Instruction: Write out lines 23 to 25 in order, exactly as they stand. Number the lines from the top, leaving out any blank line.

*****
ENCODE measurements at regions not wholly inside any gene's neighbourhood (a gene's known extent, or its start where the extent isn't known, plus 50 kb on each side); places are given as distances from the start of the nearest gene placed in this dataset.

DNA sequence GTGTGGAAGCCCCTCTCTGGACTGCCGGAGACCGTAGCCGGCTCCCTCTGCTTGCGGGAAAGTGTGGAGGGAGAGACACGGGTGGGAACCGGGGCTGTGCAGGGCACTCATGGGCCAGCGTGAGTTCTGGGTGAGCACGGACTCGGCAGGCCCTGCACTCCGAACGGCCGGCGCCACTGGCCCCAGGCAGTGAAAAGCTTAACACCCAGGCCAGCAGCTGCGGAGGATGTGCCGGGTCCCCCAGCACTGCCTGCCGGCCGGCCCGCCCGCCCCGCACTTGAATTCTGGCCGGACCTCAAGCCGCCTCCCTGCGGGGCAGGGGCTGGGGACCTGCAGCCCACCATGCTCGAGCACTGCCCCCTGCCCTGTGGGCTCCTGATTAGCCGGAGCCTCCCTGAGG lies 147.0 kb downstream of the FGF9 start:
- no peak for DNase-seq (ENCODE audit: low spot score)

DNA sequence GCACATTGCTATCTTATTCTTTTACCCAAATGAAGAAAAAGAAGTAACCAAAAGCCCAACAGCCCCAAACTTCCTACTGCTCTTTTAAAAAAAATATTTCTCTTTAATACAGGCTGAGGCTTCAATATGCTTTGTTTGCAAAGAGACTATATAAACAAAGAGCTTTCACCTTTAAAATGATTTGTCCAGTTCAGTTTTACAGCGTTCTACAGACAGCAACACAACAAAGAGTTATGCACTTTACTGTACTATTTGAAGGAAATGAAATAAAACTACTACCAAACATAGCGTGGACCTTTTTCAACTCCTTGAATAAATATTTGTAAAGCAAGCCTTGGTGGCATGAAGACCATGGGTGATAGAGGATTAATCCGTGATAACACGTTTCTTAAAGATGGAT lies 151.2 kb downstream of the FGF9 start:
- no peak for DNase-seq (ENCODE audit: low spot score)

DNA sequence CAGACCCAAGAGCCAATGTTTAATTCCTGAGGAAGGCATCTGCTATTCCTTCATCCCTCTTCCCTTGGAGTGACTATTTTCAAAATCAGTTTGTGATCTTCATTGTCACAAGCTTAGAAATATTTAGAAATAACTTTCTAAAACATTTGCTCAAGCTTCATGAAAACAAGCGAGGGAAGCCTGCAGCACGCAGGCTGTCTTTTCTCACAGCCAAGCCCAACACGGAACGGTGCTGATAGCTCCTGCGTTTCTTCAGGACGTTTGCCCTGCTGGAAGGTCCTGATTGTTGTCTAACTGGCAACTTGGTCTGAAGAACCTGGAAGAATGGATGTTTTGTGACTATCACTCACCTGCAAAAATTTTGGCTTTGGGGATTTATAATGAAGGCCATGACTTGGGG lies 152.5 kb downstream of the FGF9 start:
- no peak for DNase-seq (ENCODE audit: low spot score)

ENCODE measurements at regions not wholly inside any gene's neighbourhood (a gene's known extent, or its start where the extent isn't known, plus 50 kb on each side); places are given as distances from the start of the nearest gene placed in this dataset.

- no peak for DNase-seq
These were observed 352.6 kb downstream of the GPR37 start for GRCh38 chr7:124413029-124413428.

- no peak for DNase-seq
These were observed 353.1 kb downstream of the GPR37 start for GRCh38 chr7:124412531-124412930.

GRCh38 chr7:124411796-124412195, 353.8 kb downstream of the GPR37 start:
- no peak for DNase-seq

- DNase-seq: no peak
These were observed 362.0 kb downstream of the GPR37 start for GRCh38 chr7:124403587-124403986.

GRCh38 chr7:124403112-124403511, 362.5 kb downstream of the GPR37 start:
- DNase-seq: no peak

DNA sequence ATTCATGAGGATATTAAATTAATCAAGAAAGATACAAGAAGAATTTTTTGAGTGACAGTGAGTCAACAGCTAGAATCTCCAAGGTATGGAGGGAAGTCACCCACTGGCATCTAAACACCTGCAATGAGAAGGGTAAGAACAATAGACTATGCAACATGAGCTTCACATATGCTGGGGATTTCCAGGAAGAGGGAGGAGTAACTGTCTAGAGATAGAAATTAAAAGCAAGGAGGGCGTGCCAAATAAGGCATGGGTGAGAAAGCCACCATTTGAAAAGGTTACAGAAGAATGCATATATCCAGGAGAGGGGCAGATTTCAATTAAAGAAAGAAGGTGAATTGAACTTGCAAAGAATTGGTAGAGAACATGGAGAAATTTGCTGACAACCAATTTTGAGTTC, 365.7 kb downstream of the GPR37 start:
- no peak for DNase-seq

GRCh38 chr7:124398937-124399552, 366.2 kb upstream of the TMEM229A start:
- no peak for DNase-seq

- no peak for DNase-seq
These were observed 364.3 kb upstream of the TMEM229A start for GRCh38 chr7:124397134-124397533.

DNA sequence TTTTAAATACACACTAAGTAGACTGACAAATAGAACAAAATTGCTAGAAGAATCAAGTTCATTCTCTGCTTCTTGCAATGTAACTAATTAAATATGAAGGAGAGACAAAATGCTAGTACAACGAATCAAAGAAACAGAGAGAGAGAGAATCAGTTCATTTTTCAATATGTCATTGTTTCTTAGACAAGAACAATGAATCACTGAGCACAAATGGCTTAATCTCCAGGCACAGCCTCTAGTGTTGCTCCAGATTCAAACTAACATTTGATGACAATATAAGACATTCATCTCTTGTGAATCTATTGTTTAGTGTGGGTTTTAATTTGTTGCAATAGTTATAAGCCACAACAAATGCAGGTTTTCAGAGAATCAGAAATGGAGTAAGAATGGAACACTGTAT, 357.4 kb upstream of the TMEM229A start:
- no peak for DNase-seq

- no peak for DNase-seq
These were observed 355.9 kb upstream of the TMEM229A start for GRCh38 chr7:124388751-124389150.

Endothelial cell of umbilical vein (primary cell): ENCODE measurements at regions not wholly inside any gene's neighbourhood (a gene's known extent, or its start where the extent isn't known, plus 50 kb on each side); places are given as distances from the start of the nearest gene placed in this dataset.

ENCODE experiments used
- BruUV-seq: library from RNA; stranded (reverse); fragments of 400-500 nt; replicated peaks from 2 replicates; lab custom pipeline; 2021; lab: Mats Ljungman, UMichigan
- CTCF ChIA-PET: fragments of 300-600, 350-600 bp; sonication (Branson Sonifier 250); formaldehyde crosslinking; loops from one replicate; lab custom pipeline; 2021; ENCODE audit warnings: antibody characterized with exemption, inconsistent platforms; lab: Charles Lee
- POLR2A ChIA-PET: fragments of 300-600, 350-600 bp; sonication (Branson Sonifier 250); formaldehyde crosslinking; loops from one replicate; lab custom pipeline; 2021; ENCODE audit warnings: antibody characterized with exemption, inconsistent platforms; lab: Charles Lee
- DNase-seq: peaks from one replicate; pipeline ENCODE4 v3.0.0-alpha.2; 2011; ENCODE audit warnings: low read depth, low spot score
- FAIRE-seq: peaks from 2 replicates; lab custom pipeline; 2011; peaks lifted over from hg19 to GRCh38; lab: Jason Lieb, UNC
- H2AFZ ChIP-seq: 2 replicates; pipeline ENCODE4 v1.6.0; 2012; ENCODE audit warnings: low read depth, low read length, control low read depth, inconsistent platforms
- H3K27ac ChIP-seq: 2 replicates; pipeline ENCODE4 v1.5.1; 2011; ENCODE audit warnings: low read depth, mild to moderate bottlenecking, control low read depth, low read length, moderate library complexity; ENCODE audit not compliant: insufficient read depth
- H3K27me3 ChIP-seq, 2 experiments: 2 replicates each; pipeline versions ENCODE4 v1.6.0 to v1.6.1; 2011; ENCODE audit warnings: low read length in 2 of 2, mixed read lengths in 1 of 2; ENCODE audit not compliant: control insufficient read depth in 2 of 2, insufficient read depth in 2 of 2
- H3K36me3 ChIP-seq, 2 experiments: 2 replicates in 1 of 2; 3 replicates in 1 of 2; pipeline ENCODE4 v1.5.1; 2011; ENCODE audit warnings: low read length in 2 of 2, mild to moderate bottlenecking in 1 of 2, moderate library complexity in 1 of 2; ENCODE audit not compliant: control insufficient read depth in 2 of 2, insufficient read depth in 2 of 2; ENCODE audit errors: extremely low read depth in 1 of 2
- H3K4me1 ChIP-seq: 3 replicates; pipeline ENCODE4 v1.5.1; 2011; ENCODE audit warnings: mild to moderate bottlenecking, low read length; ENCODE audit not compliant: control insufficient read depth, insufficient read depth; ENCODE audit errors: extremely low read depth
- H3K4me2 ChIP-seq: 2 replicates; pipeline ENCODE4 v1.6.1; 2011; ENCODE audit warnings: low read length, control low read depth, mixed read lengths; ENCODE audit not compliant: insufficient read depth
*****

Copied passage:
- no peak for DNase-seq
These were observed 364.3 kb upstream of the TMEM229A start for GRCh38 chr7:124397134-124397533.

DNA sequence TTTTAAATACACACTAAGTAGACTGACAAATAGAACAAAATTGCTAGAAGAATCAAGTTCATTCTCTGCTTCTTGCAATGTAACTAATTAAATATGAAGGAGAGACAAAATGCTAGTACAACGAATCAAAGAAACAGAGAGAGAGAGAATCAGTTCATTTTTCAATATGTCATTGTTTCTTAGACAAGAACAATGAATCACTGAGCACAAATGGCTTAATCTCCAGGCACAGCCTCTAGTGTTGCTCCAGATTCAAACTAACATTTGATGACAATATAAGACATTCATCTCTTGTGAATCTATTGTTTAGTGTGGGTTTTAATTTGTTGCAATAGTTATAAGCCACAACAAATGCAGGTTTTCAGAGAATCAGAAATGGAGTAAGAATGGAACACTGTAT, 357.4 kb upstream of the TMEM229A start: